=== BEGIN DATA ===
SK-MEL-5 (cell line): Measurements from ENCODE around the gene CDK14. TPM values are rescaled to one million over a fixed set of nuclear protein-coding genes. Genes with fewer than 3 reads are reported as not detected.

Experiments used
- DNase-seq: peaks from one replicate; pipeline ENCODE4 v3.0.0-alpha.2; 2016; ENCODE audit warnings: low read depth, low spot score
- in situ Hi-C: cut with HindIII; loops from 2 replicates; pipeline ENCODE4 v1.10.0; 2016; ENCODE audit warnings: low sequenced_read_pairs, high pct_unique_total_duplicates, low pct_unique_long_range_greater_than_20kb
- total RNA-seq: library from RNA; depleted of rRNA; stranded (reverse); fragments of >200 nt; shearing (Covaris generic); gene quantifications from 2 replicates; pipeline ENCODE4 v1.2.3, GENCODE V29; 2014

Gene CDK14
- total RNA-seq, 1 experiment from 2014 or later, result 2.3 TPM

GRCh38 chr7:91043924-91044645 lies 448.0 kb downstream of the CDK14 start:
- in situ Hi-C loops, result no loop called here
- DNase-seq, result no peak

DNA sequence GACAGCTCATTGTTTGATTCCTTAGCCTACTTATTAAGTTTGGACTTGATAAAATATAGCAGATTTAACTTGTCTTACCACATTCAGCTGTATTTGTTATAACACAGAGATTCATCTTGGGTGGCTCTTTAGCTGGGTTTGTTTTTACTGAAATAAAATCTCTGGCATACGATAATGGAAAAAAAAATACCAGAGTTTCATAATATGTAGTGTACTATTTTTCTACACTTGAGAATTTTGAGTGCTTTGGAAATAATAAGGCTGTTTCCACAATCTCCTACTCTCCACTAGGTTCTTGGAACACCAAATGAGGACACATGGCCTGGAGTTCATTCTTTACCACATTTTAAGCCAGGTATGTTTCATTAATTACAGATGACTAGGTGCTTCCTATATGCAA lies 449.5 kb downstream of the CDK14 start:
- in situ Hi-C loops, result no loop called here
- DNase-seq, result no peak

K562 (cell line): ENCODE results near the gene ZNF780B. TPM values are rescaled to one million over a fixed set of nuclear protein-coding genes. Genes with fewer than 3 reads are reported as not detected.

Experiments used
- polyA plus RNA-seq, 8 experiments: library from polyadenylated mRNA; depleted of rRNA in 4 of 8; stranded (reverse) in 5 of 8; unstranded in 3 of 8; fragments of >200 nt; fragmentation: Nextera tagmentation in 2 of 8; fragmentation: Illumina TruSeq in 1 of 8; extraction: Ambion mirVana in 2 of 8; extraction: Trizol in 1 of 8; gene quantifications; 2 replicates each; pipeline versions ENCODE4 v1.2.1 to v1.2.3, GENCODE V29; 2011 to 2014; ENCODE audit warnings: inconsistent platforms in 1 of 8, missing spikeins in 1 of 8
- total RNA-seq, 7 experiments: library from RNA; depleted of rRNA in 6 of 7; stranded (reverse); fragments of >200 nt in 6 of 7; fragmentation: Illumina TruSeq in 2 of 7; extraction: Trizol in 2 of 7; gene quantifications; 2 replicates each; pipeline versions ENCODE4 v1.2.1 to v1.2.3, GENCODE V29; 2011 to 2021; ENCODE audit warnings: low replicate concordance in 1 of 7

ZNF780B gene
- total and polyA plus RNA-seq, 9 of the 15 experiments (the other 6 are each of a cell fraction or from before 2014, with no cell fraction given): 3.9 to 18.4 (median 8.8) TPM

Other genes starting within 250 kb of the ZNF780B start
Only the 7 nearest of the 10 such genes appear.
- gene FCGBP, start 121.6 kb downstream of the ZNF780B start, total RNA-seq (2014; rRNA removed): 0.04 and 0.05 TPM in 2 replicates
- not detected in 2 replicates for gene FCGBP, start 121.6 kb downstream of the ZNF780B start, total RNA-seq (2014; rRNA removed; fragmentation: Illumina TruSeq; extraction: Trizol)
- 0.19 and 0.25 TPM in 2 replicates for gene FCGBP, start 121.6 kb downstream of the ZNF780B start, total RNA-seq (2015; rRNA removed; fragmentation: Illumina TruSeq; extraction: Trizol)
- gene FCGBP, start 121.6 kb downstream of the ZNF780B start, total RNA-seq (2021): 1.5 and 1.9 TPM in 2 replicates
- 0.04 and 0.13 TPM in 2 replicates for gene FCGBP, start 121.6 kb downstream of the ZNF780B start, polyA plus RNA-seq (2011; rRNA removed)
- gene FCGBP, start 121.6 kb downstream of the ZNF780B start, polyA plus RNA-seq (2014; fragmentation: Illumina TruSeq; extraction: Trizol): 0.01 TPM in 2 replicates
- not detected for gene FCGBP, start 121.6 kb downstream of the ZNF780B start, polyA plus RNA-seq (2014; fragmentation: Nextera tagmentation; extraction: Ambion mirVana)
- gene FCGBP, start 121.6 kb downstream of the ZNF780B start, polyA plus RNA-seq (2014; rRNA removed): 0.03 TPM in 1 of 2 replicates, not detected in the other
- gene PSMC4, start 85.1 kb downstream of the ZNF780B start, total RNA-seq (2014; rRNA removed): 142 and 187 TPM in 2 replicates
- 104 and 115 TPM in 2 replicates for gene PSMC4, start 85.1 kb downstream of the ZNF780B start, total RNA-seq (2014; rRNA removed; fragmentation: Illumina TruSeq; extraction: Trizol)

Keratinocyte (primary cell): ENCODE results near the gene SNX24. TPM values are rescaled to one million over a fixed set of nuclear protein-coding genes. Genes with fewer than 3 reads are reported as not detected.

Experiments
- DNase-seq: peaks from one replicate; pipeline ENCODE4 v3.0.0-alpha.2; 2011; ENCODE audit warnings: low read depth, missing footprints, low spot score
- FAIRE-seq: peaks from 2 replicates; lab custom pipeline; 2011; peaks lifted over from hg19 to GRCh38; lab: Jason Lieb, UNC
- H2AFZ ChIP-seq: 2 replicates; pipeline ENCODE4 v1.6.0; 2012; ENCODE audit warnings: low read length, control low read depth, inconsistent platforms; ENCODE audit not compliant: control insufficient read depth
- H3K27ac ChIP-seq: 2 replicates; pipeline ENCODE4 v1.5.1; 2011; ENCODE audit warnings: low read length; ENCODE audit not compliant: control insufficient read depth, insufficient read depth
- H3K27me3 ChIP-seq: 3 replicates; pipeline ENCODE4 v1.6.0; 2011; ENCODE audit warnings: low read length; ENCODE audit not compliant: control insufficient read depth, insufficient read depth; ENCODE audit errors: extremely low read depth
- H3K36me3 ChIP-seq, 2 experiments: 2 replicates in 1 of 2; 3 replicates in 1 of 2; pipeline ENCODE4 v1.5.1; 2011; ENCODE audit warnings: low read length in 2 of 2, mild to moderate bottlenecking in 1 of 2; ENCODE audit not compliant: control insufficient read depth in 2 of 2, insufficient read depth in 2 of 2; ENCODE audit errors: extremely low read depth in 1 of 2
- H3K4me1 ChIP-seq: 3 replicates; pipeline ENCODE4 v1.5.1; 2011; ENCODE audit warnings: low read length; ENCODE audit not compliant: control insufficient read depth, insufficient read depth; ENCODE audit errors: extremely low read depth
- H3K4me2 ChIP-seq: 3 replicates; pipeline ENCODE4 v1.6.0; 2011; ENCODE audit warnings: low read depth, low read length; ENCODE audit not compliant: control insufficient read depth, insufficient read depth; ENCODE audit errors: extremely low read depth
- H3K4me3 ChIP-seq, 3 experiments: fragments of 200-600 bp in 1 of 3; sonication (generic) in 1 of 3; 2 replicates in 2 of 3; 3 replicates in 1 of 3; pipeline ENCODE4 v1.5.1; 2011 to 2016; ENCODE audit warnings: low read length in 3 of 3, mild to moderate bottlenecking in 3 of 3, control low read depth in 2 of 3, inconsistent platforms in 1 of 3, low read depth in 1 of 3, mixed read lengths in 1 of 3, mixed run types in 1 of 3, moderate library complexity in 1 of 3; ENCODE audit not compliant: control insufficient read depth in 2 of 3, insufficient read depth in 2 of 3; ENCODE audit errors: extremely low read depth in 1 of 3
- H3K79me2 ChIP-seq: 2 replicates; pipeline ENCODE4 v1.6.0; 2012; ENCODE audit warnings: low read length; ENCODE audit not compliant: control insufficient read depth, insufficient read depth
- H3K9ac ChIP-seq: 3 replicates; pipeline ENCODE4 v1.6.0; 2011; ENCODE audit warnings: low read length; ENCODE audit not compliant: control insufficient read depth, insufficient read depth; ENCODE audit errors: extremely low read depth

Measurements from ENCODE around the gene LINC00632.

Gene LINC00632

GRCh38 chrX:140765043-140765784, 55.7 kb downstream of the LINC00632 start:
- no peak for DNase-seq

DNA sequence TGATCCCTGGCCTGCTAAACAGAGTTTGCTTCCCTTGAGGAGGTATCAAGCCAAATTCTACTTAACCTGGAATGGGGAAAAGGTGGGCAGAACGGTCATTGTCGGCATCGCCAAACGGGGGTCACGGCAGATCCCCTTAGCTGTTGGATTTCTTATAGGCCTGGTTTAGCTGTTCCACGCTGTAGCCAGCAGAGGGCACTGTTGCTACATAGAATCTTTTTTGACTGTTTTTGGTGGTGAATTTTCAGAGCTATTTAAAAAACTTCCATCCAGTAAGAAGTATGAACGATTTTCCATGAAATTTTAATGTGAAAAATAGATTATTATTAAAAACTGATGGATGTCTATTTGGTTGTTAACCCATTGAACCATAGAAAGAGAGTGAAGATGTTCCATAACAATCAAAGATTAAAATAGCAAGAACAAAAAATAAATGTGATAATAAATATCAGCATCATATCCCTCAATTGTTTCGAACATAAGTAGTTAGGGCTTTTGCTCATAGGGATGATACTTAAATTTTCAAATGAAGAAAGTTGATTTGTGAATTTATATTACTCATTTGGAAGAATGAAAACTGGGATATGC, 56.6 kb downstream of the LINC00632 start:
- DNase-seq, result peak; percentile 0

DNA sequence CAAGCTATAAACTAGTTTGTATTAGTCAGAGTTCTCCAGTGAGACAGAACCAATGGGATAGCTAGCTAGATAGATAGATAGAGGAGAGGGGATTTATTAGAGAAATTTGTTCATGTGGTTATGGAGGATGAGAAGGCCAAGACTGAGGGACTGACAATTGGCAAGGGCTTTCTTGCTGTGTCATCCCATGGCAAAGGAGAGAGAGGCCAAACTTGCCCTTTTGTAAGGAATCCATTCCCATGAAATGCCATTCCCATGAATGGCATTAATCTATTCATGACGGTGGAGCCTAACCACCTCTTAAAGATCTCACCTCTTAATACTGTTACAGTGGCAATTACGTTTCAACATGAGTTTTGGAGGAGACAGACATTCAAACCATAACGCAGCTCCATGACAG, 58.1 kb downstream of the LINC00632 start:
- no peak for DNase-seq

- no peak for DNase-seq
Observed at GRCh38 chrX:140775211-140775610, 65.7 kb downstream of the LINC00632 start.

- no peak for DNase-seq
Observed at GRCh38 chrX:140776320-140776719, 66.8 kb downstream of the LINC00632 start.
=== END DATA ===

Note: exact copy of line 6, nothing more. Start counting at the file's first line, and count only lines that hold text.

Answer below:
Gene CDK14